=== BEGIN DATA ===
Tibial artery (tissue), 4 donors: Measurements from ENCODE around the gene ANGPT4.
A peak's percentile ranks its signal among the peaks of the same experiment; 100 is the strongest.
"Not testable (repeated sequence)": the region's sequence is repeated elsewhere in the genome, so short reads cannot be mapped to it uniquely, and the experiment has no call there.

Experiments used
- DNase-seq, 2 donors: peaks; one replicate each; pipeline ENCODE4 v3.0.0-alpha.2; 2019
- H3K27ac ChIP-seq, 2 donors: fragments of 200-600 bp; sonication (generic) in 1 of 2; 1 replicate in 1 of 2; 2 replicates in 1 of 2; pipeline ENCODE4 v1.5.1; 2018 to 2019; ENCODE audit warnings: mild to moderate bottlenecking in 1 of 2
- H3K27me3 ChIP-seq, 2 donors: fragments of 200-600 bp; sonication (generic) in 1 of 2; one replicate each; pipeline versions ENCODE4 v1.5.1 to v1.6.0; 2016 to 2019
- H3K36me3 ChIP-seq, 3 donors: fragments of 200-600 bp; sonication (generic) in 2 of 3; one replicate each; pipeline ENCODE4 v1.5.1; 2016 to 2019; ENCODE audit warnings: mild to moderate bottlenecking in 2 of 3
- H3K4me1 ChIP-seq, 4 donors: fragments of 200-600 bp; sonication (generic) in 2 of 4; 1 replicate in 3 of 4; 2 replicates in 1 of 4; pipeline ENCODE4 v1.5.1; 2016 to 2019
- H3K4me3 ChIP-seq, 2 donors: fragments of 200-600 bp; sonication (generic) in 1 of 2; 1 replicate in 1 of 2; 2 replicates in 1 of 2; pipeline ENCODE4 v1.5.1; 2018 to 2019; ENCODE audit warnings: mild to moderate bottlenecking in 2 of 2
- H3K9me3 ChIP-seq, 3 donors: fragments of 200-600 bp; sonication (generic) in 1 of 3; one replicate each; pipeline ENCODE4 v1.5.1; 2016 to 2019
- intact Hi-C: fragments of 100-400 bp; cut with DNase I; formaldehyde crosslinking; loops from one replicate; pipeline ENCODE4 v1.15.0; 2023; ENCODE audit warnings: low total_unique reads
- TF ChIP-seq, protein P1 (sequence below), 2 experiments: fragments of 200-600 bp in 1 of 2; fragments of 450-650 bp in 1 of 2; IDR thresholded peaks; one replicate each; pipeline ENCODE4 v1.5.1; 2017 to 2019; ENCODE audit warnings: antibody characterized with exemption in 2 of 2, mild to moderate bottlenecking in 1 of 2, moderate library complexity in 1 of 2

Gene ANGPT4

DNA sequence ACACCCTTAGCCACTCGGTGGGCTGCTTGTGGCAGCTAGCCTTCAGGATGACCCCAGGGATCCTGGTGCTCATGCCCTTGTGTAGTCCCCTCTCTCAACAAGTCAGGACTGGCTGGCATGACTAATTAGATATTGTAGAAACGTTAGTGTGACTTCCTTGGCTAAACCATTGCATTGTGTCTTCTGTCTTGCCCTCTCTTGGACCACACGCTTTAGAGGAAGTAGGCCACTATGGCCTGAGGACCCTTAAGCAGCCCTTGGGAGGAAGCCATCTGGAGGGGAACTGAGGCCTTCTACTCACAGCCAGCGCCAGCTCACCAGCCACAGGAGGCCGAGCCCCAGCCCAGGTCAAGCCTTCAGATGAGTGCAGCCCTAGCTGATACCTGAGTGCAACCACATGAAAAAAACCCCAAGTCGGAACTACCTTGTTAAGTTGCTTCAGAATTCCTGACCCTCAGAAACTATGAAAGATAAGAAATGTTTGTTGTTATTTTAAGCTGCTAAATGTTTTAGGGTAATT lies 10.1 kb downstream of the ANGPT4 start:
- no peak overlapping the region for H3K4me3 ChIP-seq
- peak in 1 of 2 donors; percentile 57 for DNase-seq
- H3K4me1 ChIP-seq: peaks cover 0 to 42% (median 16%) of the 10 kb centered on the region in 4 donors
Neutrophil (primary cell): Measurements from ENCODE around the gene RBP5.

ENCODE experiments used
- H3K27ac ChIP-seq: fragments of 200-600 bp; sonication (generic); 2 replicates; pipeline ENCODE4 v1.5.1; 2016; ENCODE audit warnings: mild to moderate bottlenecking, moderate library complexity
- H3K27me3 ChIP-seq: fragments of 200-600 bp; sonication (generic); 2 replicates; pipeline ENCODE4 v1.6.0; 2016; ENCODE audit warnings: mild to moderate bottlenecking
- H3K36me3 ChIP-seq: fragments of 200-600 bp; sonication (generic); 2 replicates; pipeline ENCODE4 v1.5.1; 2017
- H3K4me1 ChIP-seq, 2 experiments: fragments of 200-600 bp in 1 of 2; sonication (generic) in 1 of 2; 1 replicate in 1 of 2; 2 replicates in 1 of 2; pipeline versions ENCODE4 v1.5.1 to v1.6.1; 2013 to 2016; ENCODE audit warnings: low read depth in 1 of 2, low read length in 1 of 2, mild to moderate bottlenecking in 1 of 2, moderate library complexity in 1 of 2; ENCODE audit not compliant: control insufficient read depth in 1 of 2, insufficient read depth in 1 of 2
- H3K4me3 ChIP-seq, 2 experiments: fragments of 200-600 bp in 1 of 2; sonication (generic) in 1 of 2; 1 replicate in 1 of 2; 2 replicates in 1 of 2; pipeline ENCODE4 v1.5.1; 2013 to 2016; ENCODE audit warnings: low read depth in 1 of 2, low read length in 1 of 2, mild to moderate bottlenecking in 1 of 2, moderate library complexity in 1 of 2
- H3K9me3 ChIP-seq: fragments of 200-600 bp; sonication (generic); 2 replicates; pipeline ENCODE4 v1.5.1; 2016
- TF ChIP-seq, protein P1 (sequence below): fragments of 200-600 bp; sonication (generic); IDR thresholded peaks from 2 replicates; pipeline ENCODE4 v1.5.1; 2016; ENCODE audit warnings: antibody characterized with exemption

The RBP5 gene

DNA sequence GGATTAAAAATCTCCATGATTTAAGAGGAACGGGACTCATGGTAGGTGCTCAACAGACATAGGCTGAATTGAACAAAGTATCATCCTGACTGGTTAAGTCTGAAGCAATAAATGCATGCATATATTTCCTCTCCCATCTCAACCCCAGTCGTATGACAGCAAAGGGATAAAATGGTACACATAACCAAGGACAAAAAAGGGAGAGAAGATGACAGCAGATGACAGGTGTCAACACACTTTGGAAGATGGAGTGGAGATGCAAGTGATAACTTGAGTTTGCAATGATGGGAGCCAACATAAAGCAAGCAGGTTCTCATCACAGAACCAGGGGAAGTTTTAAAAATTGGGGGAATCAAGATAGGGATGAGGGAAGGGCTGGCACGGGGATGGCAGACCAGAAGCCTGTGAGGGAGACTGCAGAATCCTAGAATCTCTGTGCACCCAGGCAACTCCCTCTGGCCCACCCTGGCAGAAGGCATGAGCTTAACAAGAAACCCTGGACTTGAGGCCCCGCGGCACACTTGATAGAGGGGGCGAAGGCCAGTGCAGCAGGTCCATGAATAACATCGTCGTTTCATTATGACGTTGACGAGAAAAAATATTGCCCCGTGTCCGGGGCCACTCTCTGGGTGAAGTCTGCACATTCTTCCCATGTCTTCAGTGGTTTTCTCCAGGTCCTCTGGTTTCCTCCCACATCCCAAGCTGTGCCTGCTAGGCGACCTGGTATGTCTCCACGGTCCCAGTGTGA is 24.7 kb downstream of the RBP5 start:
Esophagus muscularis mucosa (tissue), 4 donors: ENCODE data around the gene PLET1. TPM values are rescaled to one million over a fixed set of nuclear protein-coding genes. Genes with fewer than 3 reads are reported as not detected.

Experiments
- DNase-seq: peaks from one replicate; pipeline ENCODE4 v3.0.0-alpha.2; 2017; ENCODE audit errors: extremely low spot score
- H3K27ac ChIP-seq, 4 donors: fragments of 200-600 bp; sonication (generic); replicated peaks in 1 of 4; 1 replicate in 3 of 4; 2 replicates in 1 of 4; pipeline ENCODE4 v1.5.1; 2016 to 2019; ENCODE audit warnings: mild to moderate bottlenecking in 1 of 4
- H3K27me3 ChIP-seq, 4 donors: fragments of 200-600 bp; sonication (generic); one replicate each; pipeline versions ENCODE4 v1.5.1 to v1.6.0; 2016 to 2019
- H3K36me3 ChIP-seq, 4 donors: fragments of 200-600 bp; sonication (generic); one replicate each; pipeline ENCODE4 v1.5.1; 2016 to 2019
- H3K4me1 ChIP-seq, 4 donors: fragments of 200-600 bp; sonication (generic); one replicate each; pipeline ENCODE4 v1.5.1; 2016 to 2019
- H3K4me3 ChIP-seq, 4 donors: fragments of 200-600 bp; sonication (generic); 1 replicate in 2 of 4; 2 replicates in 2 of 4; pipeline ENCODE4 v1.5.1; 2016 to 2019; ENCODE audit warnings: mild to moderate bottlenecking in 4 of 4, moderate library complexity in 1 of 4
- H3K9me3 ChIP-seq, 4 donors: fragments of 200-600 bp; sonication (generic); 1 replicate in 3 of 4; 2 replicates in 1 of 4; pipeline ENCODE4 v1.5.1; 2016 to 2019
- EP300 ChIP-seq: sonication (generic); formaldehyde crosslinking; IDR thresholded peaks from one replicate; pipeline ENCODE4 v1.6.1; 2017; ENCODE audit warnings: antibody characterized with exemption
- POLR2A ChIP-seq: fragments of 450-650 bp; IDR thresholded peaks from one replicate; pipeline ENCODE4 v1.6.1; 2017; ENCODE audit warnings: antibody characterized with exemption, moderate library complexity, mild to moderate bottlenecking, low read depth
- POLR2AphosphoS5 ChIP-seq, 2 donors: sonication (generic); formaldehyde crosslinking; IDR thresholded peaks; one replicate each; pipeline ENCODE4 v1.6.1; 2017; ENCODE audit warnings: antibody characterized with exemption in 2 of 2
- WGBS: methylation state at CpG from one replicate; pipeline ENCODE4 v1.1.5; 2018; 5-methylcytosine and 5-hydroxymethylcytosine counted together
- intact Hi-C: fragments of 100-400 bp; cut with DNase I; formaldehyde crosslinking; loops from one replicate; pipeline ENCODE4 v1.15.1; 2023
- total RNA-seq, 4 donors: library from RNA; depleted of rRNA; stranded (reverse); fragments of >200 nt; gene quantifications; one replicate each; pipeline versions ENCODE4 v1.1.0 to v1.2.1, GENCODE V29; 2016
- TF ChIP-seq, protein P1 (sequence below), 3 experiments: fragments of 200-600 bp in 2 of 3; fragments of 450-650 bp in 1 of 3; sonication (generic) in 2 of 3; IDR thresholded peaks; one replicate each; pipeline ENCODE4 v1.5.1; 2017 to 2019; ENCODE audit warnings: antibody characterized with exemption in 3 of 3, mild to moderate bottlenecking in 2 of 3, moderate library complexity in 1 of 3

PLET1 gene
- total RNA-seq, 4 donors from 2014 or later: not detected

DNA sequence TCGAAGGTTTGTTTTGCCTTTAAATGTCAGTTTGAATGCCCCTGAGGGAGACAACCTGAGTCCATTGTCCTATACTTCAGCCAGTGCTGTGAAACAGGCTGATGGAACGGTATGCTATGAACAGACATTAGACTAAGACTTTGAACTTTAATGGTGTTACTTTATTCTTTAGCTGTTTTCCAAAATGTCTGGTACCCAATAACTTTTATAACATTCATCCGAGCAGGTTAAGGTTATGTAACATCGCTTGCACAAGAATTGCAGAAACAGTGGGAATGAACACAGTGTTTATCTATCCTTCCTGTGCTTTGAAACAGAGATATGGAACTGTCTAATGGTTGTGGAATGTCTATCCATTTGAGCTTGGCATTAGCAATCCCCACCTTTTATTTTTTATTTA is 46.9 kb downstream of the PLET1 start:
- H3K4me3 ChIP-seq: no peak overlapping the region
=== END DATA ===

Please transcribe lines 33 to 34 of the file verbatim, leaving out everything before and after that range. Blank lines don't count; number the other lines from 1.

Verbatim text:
- H3K27ac ChIP-seq, 4 donors: fragments of 200-600 bp; sonication (generic); replicated peaks in 1 of 4; 1 replicate in 3 of 4; 2 replicates in 1 of 4; pipeline ENCODE4 v1.5.1; 2016 to 2019; ENCODE audit warnings: mild to moderate bottlenecking in 1 of 4
- H3K27me3 ChIP-seq, 4 donors: fragments of 200-600 bp; sonication (generic); one replicate each; pipeline versions ENCODE4 v1.5.1 to v1.6.0; 2016 to 2019